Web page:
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There’s a women-only escort service in Amsterdam that seems to be exactly what you’re looking for, or if you’re in the U.S., you might consider Nevada. There are a number of brothels, mostly in rural areas, and you can call ahead to ask about the availability of women who prefer sex with other women. However, travel—particularly overseas—is still heavily restricted due to the pandemic, and a trip can add a number of costs, including flights, hotels, and food—so that may not be a practical option. And sex work is still largely criminalized in most of the United States (and the world). But many providers have social media presences and have turned to websites such as OnlyFans (disclosure: I have a page there) during the pandemic. These types of accounts can be a great way to get a feel for a person’s professional identity and how they prefer to present themselves.

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You’ll want to think beforehand about the kinds of experiences you’re hoping for and ask questions to discern whether the providers being recommended are appropriate for you. Spend some time imagining your ideal experience. Is it sensual? Abrupt and aggressive? Educational? Do you think you’ll want a quick single hour or a lengthy block of time? Are there any specific acts you’ll want to engage in? All of this is useful to know before you begin the booking process.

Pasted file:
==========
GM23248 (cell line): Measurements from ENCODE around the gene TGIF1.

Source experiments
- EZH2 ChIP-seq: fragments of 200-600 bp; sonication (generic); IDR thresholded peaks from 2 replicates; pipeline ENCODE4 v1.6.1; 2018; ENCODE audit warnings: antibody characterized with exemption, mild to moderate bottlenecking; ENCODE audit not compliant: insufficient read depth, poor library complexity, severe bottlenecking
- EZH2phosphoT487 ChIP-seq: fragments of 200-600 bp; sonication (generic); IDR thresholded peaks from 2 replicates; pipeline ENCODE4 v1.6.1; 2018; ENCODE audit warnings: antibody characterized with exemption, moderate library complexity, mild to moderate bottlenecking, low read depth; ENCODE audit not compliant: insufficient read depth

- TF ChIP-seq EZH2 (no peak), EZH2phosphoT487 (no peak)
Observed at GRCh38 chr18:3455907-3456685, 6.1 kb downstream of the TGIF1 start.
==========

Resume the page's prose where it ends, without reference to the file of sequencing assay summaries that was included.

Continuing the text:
In the meantime, sex for one is a great way to take the edge off and get deeper in touch with our own bodies—and our fantasies, which might help you answer the questions above.

Dear How to Do It,

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I’m a cis, heterosexual woman with a cis, heterosexual male partner. We’re ready to start trying to get me pregnant. Unfortunately, I don’t like, and have never liked, having things or body parts put in my vagina. I find it boring and uncomfortable at best. If it’s not supposed to be fun (like a Pap smear), I just grit my teeth through it and it’s not a big deal, but my partner and I aren’t interested in grit-my-teeth-and-get-through-it sex. I don’t have any history of trauma or medical issues—I just feel about my vagina the way many people feel about their butts.

We have an active sex life without vaginal penetration, which is great, but if I’m going to get pregnant, something is going to get stuck in there sooner or later. I’ve read about dilators, but they seem to kind of miss the point. Getting pregnant via sex is our first pick (it’s free!). Any tips for making the process of penis-in-vagina sex more comfortable and maybe even fun, beyond lube or weed? I’d love it if it were fun!